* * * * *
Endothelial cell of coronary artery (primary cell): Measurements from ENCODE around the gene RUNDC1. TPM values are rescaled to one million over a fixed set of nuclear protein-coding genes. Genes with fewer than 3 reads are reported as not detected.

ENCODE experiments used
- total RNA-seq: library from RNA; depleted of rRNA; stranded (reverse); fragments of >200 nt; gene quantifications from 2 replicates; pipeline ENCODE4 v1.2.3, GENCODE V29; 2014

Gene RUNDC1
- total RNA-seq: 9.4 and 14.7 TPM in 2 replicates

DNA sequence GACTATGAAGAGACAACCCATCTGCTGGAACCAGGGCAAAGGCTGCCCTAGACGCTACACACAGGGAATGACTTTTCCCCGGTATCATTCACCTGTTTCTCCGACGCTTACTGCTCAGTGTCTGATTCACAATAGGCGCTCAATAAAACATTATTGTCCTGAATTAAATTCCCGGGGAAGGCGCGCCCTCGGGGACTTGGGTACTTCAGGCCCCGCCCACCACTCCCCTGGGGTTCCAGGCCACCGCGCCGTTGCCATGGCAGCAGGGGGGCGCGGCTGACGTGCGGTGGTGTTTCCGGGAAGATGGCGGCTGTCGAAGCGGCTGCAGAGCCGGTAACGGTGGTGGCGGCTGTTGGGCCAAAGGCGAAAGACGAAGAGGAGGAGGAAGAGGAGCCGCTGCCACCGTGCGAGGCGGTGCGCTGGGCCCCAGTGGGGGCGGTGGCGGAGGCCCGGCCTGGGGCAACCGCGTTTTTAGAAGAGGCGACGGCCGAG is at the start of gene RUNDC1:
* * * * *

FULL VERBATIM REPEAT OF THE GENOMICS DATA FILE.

Endothelial cell of coronary artery (primary cell): Measurements from ENCODE around the gene RUNDC1. TPM values are rescaled to one million over a fixed set of nuclear protein-coding genes. Genes with fewer than 3 reads are reported as not detected.

ENCODE experiments used
- total RNA-seq: library from RNA; depleted of rRNA; stranded (reverse); fragments of >200 nt; gene quantifications from 2 replicates; pipeline ENCODE4 v1.2.3, GENCODE V29; 2014

Gene RUNDC1
- total RNA-seq: 9.4 and 14.7 TPM in 2 replicates

DNA sequence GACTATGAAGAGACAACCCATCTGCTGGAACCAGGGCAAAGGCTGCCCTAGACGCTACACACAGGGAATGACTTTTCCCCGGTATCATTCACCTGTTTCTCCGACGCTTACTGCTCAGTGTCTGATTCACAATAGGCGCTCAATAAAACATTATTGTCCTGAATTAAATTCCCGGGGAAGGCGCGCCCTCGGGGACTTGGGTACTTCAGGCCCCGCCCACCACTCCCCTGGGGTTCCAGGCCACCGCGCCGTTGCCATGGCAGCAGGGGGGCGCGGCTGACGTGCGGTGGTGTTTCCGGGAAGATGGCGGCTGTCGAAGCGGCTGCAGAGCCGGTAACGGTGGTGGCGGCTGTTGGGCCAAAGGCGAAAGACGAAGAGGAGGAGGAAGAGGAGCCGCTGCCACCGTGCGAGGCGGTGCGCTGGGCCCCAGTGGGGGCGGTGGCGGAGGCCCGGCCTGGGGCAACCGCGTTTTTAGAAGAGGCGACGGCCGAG is at the start of gene RUNDC1: